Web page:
Thursday, June 14, 2012

Review: The Magicians' Guild by Trudi Canavan

The Magicians' Guild is set in a place called Imardin, where each year on the orders of the King, the magicians gather to purge the city of undesirables. Many are forced from their homes, and a young slum girl named Sonea, full of rage from the injustice her family and friends receive, decides to fight back. She starts throwing stones at the magicians, the first harmlessly bouncing off the shields that the magicians have erected. The second stone however hits home, going straight through the shield and knocking a magician unconscious. Unsure of how she managed to pierce a magical shield, Sonea flees from the scene, terrified by what just happened and fearful of the magicians reaction.

The Magicians realise immediately that they have an untrained magician on their hands, and left untrained, they could easily loose control and cause mass devastation around them. The Magicians' Guild has never taken in the poor to their guild, but as this knowledge dawns on them, they understand what must be done, and seek out the girl to prevent a possible disaster.

But Sonea, fearful of what the magicians will do to her should they find her flees for her life, convinced the magicians mean her harm and seek revenge for her rebellious actions. With only her friend Cery to turn to, Sonea struggles with her emotions as she realises that the only way to penetrate a magical shield would be if she herself had magic. Between them they seek the aid of the notorious Thieves Guild to keep her safe from the clutches of the Magicians, but as her new found power begins to unravel, the Thieves realise there is only so much that they can do to help...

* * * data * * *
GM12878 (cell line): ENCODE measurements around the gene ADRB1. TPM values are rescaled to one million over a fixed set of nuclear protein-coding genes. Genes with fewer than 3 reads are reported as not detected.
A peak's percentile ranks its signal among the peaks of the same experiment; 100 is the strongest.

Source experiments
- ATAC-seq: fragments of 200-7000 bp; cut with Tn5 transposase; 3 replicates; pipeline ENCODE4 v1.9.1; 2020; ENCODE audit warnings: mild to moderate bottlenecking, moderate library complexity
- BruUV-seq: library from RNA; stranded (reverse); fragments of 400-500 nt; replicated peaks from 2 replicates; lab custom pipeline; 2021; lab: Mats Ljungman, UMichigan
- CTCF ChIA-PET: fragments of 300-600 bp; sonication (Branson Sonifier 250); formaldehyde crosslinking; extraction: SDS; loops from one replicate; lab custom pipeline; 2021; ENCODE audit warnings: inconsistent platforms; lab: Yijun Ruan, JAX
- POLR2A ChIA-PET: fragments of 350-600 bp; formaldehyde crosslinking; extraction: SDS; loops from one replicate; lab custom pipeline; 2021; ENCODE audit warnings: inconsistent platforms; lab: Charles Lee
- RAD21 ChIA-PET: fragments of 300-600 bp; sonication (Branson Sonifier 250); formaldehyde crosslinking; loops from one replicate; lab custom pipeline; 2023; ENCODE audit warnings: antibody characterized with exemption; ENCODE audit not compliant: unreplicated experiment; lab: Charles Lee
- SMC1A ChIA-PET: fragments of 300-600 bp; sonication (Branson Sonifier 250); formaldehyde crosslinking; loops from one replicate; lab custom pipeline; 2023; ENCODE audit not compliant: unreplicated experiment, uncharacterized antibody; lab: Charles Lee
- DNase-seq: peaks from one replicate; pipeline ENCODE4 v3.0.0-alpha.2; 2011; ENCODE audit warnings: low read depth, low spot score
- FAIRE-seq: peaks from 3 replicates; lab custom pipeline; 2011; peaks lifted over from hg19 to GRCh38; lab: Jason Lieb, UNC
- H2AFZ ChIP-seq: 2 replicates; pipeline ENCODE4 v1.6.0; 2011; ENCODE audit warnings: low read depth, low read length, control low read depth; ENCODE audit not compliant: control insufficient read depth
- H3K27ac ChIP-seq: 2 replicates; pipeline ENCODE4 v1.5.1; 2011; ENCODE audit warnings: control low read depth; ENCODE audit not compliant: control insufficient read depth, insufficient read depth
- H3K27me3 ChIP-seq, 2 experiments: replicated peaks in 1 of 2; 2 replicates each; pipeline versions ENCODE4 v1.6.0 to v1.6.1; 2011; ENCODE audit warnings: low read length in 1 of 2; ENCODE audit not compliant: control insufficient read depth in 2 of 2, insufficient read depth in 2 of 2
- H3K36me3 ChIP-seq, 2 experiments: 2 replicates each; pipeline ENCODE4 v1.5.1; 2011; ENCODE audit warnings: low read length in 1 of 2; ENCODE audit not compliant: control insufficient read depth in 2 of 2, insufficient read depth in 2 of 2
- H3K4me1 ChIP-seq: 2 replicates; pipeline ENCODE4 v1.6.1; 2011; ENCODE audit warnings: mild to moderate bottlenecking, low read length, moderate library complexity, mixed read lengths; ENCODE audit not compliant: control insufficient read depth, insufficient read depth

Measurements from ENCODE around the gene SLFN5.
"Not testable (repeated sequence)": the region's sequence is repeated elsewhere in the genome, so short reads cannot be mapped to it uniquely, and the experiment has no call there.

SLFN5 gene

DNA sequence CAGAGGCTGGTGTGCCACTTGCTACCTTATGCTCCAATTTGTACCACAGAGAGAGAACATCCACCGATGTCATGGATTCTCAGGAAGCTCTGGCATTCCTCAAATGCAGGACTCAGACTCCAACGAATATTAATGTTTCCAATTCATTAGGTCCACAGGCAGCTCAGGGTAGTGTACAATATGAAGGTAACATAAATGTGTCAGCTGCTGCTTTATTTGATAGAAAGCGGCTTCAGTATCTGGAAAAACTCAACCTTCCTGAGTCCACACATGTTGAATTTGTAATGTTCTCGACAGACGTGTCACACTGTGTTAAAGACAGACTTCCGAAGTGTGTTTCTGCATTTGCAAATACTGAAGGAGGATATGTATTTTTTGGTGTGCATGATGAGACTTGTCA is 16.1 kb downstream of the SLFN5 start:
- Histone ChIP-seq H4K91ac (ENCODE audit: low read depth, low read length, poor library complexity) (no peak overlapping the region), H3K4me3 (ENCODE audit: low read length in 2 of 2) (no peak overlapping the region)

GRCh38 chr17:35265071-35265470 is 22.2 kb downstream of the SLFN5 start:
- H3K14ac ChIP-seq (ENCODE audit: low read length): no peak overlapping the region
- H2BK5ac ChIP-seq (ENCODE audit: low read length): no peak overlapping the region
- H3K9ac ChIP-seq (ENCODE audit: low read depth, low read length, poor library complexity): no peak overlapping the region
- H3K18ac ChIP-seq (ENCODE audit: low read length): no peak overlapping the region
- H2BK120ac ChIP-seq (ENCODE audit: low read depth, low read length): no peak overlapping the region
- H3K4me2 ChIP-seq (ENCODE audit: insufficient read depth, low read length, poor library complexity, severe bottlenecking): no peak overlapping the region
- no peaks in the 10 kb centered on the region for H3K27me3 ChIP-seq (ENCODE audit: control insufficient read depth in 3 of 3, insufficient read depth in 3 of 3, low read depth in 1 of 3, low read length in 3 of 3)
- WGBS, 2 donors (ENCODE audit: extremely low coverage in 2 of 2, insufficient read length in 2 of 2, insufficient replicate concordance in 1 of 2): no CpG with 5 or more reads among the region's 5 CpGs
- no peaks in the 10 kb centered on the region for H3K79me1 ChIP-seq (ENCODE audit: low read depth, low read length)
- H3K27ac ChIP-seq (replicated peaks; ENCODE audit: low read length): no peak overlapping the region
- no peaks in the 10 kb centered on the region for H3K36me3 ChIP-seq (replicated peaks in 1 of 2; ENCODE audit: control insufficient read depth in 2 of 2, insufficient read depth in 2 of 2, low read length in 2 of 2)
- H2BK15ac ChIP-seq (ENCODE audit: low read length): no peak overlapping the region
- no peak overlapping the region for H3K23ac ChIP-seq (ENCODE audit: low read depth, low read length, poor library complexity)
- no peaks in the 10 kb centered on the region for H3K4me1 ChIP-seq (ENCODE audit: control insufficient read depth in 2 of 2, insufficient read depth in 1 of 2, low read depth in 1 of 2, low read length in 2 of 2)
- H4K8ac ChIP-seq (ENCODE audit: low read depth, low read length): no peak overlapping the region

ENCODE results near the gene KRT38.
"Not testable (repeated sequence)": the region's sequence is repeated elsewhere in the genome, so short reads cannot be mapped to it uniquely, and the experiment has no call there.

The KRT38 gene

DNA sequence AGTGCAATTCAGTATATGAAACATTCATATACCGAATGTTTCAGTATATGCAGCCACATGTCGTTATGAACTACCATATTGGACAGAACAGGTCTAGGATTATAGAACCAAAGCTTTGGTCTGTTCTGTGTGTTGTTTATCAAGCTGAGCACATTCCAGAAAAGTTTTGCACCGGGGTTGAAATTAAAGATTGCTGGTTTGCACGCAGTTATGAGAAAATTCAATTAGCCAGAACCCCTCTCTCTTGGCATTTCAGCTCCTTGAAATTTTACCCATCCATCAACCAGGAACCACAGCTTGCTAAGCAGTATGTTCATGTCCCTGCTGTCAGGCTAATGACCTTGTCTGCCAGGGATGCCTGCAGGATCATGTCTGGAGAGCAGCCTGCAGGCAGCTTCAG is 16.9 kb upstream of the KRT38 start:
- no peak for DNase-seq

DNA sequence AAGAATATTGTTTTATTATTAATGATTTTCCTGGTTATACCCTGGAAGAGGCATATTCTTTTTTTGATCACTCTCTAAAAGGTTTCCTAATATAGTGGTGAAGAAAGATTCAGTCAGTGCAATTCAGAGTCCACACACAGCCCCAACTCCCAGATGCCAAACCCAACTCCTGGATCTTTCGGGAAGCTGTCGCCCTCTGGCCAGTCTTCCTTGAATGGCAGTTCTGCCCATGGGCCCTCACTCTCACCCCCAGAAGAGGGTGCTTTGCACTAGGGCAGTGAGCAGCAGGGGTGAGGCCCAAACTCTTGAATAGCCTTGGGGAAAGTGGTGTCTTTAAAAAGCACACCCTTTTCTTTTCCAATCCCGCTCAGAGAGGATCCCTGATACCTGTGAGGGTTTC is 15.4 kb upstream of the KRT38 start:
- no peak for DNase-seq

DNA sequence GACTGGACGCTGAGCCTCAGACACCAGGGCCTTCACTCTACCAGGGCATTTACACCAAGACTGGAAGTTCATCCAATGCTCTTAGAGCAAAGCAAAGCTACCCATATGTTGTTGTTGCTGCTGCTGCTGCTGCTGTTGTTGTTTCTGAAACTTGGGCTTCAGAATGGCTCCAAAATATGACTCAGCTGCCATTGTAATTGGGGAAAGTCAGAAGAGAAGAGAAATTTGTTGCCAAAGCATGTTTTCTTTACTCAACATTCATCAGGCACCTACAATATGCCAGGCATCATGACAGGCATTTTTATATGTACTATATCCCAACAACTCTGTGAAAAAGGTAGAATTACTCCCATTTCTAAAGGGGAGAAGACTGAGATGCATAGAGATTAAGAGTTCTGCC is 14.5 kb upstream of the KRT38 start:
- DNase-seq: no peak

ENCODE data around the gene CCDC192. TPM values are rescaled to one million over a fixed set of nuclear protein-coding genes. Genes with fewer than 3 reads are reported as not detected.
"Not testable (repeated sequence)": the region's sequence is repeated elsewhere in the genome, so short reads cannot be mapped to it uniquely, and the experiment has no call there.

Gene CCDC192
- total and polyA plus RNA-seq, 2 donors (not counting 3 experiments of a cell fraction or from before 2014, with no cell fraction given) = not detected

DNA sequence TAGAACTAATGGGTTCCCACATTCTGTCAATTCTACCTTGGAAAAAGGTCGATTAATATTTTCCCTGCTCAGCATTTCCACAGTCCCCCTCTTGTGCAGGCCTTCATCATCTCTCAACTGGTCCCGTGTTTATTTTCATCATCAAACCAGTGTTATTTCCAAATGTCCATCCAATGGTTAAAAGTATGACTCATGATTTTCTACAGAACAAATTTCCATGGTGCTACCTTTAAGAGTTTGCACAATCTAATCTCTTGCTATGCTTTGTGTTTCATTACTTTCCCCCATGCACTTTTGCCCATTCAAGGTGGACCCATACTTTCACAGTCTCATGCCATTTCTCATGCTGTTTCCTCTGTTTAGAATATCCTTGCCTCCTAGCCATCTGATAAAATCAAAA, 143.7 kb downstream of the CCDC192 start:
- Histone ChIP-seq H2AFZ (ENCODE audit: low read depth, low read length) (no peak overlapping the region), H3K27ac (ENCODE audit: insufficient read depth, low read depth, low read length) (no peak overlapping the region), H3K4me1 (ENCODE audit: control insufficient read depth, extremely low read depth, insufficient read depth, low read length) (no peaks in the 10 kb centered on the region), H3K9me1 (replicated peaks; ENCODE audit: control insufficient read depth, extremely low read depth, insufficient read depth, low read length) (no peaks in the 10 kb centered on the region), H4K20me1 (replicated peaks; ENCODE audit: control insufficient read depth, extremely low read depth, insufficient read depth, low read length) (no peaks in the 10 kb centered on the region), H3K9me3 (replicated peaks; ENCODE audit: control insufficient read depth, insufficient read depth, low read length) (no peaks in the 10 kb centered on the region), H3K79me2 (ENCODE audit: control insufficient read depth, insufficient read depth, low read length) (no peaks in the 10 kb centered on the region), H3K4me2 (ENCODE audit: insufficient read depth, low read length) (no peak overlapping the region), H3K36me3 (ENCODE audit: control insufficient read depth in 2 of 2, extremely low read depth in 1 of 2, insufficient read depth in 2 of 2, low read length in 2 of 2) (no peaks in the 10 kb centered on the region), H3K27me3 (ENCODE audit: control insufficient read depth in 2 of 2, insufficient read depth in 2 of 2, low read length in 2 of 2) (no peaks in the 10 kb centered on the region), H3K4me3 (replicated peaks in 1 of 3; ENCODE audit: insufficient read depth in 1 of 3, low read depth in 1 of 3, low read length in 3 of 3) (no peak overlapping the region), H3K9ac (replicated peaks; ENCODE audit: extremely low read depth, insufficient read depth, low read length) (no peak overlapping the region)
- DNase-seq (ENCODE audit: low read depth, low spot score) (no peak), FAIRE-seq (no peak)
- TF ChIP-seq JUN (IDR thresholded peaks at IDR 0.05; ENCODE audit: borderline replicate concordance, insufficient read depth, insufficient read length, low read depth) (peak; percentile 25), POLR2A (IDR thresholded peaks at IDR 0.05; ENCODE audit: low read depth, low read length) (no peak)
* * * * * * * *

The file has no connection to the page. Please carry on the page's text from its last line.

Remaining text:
Trudi Canavan uses new words to describe simple things, which at times can be slightly confusing and unnecessary, but otherwise i found the story to be well written and engaging. The book is told from both Soneas perspective and that of the magicians who seek her, and the world that Canavan portrays from these different viewpoints is harsh in its reality of showing the huge gap in lifestyles of the rich and poor, and the politics and complications that these differences bring.

Canavan reveals only that which is necessary and takes her time to draw out the inevitable conclusion, and to that end I believe the book could have been a little bit shorter. However her characters are well developed and the world of Imardin beautifully drawn and there is more than enough intrigue to make up for the lack of wow moments in the story. There are a lot of similarities to the Harry Potter series but by no means are they the same, and some fantasy readers may also make links with Maria V. Snyders' Study series.

All in all, The Magicians' Guild is a good start to a brilliant trilogy, and if you can tolerate the lack of edge of your seat moments in the first book, you will certainly be rewarded in the next two.